To Cross a Threshold: The Relationship between Hospitality and Place

Upon the arrival of their divine visitors, Abraham was sitting at the entrance of his tent, and Lot at the gateway of Sodom.[i] Both were ready, and, it seems, waiting, to welcome those “others” at the threshold of their dwelling places. It is there, at the threshold, the boundary of their home or residence, where hospitality appears to become possible. Only from that place can Abraham and Lot get up as hosts and greet the others as guests face-to-face.

There is an emphasis on thresholds and boundaries in the introduction of Judith Still’s work Derrida and Hospitality, itself a kind of welcome and opening up to the topic of hospitality, which synthesizes the thought of Jacques Derrida, Emmanuel Levinas, and others. In the introduction, Still writes that hospitality in “theory and practice relates to crossing boundaries or thresholds” of a multitude of “overlapping territories.”[ii] These territories, she writes, range from the self and the other, the private and the public, the inside and the outside; territories that intersect but cannot be overlaid upon one another.[iii] It is because hospitality relates to crossing boundaries and thresholds that Derrida notes that hospitality is ethics “insofar as it has to do with the ethos, that is, the residence, one’s home, the familiar place of dwelling, inasmuch as it is a manner of being there.”[iv] While hospitality as ethics becomes complicated in relation to a politics of hospitality, a relationship of which Still and Derrida are mindful, less clear to me here is the relationship between hospitality and place, and the place of the threshold in particular.

As in Genesis 18 and 19, the threshold acts as the physical place wherein hospitality occurs or becomes feasible; conversely, it is also the threshold that can mark inhospitality—not all doors are open. Further, the threshold acts as a marker for the identities of the relations on either side of it: the host and the guest, the native and the foreigner, and, again, the self and the other. Still writes that hospitality, now as ethics, “regulates the relations” between the boundaries of those territories named above.[v] Hospitality may regulate the relations between those boundaries, but it also, according to Derrida, blurs those boundaries—blurs the boundaries of the spaces themselves, of the identities of those within them (e.g., l’hôtes), and of power and vulnerability.[vi] The threshold, then, becomes a place of transition and movement, an in-between, a crossing.

More than a few questions arise here. First, if the threshold is this place of transition, does it mark the beginning of hospitality? In other words, does hospitality begin at the threshold of the host? Is a delimited place, like a home, necessary for hospitality? Or, in contrast, does hospitality begin with the need of the other? Does it begin with exile? To offer an example of the thought behind this set of questions, in Luke 10, Jesus sends seventy disciples to proclaim the coming of kingdom of God. With nothing, they are to be the vulnerable others in need of hospitality; indeed, Jesus says they are to be sent “like lambs into the midst of wolves.”[vii] And yet, the disciples are also to be hosts of a kind, offering healing and the good news to those who welcome them. With this, does hospitality begin with the disciples’ commission, or does begin upon their entering a town or in the welcome of another’s home? Overall, where and how does hospitality take place and can hospitality be delimited?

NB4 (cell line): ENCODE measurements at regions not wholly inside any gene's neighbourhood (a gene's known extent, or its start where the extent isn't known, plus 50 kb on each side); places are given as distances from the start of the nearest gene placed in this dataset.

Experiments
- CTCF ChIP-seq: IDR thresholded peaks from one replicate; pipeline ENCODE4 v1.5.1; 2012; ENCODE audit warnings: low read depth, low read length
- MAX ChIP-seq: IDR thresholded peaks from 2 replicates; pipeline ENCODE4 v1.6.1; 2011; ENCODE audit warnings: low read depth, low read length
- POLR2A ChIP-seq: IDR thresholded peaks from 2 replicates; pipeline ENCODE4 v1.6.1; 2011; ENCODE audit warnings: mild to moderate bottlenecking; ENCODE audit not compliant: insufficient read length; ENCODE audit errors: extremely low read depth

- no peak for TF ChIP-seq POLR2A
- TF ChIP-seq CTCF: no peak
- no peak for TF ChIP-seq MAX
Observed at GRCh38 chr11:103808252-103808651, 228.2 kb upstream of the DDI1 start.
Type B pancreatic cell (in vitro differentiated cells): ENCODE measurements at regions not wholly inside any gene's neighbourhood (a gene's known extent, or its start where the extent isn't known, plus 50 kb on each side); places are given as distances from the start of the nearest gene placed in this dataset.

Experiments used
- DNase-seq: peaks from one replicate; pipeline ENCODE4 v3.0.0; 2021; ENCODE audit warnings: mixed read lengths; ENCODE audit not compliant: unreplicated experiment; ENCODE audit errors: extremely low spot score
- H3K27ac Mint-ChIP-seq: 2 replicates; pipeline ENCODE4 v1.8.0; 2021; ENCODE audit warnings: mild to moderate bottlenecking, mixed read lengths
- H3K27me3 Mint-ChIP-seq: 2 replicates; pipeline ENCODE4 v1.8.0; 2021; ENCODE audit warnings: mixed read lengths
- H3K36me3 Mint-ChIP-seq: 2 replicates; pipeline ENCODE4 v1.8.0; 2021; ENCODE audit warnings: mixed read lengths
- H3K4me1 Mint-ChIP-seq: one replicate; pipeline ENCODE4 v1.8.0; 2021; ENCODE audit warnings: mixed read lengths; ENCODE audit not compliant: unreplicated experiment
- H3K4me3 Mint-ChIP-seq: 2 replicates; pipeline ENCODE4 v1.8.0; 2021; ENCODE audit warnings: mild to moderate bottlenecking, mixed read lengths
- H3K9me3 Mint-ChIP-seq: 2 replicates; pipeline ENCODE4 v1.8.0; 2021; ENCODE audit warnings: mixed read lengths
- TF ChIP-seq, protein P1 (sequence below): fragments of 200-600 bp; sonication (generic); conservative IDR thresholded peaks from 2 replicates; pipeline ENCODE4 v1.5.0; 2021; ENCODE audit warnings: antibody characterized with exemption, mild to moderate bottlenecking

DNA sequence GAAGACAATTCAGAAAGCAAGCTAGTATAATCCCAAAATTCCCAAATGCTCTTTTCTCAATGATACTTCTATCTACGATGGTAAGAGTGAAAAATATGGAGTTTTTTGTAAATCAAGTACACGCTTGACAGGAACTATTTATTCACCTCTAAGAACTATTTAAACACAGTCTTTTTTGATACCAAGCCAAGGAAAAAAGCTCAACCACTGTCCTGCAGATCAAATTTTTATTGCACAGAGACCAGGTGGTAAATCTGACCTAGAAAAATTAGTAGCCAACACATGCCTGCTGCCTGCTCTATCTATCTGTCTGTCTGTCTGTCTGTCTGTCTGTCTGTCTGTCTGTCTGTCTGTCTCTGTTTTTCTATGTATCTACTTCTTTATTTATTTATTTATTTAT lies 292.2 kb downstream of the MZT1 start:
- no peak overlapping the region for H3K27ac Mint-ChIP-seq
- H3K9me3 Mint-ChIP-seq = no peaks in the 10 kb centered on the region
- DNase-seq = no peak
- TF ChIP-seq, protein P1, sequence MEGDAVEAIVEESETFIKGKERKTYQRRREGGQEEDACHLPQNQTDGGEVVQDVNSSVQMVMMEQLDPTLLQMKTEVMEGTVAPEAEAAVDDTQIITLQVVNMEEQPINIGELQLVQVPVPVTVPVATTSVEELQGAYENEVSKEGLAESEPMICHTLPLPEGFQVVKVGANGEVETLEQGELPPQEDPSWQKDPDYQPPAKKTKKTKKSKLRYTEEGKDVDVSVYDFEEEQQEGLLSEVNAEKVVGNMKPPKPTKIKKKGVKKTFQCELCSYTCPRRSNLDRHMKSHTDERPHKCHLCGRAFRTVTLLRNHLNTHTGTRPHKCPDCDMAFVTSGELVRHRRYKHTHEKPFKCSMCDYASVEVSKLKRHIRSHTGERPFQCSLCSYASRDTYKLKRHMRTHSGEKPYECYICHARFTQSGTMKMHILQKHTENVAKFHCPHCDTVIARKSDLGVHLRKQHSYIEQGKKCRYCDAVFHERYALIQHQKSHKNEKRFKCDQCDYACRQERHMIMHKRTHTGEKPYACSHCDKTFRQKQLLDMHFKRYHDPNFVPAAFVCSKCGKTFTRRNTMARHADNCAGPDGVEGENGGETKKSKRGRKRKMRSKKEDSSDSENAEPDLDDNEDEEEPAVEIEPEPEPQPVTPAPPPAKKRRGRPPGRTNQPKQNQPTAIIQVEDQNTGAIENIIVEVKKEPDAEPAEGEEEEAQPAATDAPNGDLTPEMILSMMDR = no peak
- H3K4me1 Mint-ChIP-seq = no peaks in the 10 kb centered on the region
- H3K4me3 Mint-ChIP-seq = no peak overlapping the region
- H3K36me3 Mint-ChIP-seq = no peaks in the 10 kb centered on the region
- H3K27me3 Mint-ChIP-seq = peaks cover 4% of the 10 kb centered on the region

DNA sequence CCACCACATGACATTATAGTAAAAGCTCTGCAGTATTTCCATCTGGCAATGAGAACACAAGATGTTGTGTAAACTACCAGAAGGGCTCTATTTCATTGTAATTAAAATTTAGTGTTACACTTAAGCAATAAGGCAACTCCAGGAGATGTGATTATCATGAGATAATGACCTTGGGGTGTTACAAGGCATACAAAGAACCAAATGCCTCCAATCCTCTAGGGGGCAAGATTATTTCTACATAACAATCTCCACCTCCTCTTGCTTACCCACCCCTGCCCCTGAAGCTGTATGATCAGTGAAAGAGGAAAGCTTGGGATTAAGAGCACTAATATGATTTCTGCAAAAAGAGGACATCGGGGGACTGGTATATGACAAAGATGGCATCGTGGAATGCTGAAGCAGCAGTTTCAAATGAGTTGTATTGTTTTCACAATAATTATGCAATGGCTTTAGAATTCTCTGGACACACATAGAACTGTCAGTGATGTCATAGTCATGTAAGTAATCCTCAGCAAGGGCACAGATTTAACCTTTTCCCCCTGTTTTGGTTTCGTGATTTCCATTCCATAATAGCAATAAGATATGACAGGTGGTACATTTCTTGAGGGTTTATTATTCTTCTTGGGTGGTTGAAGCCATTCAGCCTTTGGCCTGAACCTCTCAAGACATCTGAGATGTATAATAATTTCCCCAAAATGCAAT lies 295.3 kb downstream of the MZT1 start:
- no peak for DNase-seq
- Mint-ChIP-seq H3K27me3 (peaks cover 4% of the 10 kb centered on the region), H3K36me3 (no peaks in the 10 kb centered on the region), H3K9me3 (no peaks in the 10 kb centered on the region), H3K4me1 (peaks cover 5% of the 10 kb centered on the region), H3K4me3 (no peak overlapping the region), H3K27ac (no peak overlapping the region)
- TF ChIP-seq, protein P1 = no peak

Secondly, if a threshold does delimit hospitality, what is it that lies beyond the threshold and beyond the structure of hospitality? If hospitality blurs borders, as Derrida writes, what remains of the liminal spaces, of the identities and relationships in the wake of hospitality and the crossing of the threshold? Perhaps Derrida’s or Still’s answer to this would be that something like friendship would remain. If so, what would such friendship look like? How do we treat the difference that remains in the relationship? But, if not friends, what then?

Finally, to set this topic in a broader context, how might we consider the relationship between hospitality and place theologically? In her second chapter, Still quotes Louis Massignon, who writes that it is by hospitality, “and by this alone…that we cross the threshold of the Sacred.”[viii] For Massignon, Abraham, the Friend of God, modeled such hospitality. Yet, where else could we begin: Creation, Incarnation, Passion, Pentecost? What can we look to as thresholds of hospitality in the story of the relationship between God and God’s creation?  

[i] Genesis 18:1; 19:1 (NRSV).

[ii] Judith Still, Derrida and Hospitality: Theory and Practice (Edinburgh: Edinburgh University Press, 2010), 4.

[iii] Ibid.

[iv] Still, 7. Quoting Jacques Derrida, “On Cosmopolitanism,” in On Cosmopolitanism and Forgiveness, trans. Mark Dooley and Michael Hughes (New York and London: Routledge, 2001), 16-17.

[v] Still, 11.

[vi] Still, 27. Quoting Derrida, HJR, 73.

[vii] Luke 10:3.

[viii] Still, 71.

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